A U.S. District judge in Texas recently issued a preliminary injunction and temporary restraining order against a private group called We Build the Wall. The order prohibits the group and their contractor, Fisher Industries and Fisher Sand and Gravel from moving forward building a 3.5 mile border wall.
The wall would be built along the Rio Grande River within a flood plain. This injunction stops the contractor from digging, shaving or cutting along the river bank until the U.S. International Boundary Water Commission can determine whether construction plans will “create unacceptable deflection or obstruction of the floodplain.”
Though the group is prevented from making any permanent changes along the Rio Grande, they are still permitted to clear the area.
We Build the Wall is a Private organization that is trying to build a wall between the U.S. and Mexico. The construction was scheduled to start on a stretch of land just south of Mission, Texas. They have posted some videos of the project that show that they’ve already cleared two miles through sugar cane fields and are working to clear another 2,800 feet.
Could a wall cause massive flooding?
The land in question is owned by Tommy Fisher, president and CEO of contractor Fisher Industries. His company, if allowed by the U.S International Boundary Water Commission, will build the 3.5 mile stretch along a 150-foot easement adjacent to the River.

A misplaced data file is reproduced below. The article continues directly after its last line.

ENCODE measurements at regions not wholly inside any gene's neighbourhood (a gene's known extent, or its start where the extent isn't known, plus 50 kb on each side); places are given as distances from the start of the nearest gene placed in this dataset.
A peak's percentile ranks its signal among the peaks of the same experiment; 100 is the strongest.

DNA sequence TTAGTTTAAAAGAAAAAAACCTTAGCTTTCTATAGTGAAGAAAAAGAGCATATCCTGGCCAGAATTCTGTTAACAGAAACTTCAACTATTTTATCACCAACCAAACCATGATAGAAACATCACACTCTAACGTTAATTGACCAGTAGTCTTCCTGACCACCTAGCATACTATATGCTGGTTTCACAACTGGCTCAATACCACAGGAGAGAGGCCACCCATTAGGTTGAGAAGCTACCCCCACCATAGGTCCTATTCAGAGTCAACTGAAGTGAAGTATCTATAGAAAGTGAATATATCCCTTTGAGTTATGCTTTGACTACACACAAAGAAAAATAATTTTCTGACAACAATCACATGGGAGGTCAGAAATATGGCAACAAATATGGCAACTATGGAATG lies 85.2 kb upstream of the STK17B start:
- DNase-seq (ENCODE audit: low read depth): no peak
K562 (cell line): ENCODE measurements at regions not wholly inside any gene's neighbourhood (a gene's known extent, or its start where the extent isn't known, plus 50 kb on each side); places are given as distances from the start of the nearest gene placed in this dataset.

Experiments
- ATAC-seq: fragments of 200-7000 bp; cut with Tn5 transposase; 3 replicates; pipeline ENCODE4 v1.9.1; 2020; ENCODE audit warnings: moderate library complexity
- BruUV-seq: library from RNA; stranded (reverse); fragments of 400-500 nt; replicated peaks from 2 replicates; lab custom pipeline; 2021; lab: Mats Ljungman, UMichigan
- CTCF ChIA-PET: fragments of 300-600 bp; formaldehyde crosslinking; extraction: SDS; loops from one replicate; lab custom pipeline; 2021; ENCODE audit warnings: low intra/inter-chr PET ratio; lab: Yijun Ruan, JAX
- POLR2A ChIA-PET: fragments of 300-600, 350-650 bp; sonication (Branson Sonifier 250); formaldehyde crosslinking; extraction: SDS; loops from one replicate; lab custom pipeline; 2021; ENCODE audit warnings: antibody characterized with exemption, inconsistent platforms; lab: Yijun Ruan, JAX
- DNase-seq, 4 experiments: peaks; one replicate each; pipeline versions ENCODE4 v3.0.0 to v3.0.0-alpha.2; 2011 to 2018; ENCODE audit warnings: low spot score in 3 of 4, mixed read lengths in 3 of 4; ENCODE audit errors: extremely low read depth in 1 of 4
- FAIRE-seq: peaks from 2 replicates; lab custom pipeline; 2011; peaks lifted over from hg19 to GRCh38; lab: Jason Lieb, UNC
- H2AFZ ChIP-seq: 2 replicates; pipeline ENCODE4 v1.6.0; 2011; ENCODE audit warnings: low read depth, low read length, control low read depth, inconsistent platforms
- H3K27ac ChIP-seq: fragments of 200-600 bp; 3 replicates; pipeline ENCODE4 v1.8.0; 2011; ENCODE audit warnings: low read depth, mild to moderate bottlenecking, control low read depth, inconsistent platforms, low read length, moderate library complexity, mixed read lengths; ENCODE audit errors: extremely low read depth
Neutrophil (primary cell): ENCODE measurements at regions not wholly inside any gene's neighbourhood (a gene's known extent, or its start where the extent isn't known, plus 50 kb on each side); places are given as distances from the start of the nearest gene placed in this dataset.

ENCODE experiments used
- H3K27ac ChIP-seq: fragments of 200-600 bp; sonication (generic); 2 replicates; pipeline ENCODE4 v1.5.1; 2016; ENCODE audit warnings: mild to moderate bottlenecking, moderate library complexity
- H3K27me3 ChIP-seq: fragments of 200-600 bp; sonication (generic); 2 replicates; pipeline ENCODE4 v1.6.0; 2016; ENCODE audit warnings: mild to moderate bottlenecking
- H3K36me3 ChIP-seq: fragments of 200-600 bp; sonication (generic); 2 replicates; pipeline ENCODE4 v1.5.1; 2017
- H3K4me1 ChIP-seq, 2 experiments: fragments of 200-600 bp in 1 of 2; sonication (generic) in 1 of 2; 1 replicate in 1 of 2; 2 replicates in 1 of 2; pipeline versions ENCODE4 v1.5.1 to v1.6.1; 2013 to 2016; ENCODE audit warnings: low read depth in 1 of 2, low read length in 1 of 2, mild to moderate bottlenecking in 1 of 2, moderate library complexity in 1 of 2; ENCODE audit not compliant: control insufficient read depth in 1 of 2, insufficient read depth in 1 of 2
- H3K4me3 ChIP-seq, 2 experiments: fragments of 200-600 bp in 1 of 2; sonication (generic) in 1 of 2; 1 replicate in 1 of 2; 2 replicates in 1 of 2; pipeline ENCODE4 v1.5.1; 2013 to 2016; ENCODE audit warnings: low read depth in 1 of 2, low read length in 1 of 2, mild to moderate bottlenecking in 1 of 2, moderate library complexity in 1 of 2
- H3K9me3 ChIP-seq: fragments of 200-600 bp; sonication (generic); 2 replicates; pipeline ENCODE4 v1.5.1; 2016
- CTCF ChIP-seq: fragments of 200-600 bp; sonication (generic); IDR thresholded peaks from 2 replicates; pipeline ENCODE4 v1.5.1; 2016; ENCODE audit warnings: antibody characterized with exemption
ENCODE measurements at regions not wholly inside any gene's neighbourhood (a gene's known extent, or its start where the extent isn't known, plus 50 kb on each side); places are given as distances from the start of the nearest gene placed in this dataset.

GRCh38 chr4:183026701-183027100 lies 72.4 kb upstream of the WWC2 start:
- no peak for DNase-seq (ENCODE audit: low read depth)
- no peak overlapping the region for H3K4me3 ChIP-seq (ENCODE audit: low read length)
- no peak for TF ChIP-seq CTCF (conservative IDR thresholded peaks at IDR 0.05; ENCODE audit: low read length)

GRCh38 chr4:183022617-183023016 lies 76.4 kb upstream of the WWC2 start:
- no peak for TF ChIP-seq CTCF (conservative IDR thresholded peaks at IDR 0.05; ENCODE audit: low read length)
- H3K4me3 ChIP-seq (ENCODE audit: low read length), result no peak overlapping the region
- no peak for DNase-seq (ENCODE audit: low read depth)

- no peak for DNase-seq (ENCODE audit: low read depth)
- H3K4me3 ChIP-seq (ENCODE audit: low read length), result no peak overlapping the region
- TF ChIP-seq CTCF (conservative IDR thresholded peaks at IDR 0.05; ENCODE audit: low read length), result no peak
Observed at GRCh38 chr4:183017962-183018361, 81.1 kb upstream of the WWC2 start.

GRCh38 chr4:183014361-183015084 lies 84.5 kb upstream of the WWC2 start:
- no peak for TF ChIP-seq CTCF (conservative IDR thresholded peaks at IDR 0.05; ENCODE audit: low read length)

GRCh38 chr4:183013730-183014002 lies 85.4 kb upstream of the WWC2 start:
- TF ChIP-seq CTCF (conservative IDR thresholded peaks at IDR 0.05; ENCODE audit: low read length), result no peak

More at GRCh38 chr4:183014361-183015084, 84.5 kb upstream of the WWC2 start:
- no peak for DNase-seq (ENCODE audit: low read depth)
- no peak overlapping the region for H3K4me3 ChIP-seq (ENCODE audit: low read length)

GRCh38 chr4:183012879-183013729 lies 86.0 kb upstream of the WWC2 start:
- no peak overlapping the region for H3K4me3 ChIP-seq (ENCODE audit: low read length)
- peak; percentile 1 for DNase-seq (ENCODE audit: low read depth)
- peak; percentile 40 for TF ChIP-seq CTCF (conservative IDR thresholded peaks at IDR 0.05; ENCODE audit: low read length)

In the past, Fisher Construction bid on building 234 miles of the wall for only $1.4 billion. However, once you add in things like pavement and security systems, the price increases to $4.3 billion, which is an average of $18.4 million per mile.
Last September Barnard Construction was awarded a contract to build 5 miles of the wall at a price of $141.7, which is an average of $28 million per mile.
Tariffs produce hurt Americans
As most Americans will recall, Donald Trump promised during his 2016 presidential campaign that Mexico would pay for the wall to be built. Of course, there was no way to enforce that. An American president has no power to force the government of another country to do something. Though it made a great sound bite for his campaign, it was lubricious for people to believe Trump could force Mexico to pay for a wall.
Instead, American taxpayers will pay for the wall. Nearly half of all tomatoes sold in America come from Mexico. This is true for a great deal of American produce, like avocados, corn, peppers, watermelon and cantaloupe. Because they do supply America with so many products, it would seem to make more sense to completely revamp America’s immigration laws making it easier and cheaper for Mexicans to legally move to the U.S.